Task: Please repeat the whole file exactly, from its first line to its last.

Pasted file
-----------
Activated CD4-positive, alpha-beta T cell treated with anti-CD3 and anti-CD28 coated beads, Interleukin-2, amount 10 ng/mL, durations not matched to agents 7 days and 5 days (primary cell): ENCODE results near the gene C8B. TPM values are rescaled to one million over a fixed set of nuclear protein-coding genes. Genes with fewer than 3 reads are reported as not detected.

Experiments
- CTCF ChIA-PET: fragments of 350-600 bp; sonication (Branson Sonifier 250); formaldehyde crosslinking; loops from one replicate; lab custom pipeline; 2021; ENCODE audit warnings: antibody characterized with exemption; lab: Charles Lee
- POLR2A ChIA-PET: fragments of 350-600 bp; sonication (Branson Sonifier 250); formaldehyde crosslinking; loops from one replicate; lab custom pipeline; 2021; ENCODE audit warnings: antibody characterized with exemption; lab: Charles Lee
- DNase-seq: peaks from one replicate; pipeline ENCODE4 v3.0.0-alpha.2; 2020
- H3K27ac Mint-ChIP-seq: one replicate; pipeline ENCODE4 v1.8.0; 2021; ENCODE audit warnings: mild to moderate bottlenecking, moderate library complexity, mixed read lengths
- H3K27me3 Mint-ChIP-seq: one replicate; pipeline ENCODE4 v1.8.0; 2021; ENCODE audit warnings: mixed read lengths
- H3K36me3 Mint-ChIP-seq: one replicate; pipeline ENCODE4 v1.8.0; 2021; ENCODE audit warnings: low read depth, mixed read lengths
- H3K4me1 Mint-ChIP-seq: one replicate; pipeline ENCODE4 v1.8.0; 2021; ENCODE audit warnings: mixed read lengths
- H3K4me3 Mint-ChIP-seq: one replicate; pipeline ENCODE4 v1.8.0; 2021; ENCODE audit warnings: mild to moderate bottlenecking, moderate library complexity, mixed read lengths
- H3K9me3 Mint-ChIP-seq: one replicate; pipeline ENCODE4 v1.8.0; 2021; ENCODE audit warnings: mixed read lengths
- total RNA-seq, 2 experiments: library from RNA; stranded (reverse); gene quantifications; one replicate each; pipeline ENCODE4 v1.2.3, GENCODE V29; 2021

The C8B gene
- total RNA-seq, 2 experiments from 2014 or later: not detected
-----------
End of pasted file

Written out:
Activated CD4-positive, alpha-beta T cell treated with anti-CD3 and anti-CD28 coated beads, Interleukin-2, amount 10 ng/mL, durations not matched to agents 7 days and 5 days (primary cell): ENCODE results near the gene C8B. TPM values are rescaled to one million over a fixed set of nuclear protein-coding genes. Genes with fewer than 3 reads are reported as not detected.

Experiments
- CTCF ChIA-PET: fragments of 350-600 bp; sonication (Branson Sonifier 250); formaldehyde crosslinking; loops from one replicate; lab custom pipeline; 2021; ENCODE audit warnings: antibody characterized with exemption; lab: Charles Lee
- POLR2A ChIA-PET: fragments of 350-600 bp; sonication (Branson Sonifier 250); formaldehyde crosslinking; loops from one replicate; lab custom pipeline; 2021; ENCODE audit warnings: antibody characterized with exemption; lab: Charles Lee
- DNase-seq: peaks from one replicate; pipeline ENCODE4 v3.0.0-alpha.2; 2020
- H3K27ac Mint-ChIP-seq: one replicate; pipeline ENCODE4 v1.8.0; 2021; ENCODE audit warnings: mild to moderate bottlenecking, moderate library complexity, mixed read lengths
- H3K27me3 Mint-ChIP-seq: one replicate; pipeline ENCODE4 v1.8.0; 2021; ENCODE audit warnings: mixed read lengths
- H3K36me3 Mint-ChIP-seq: one replicate; pipeline ENCODE4 v1.8.0; 2021; ENCODE audit warnings: low read depth, mixed read lengths
- H3K4me1 Mint-ChIP-seq: one replicate; pipeline ENCODE4 v1.8.0; 2021; ENCODE audit warnings: mixed read lengths
- H3K4me3 Mint-ChIP-seq: one replicate; pipeline ENCODE4 v1.8.0; 2021; ENCODE audit warnings: mild to moderate bottlenecking, moderate library complexity, mixed read lengths
- H3K9me3 Mint-ChIP-seq: one replicate; pipeline ENCODE4 v1.8.0; 2021; ENCODE audit warnings: mixed read lengths
- total RNA-seq, 2 experiments: library from RNA; stranded (reverse); gene quantifications; one replicate each; pipeline ENCODE4 v1.2.3, GENCODE V29; 2021

The C8B gene
- total RNA-seq, 2 experiments from 2014 or later: not detected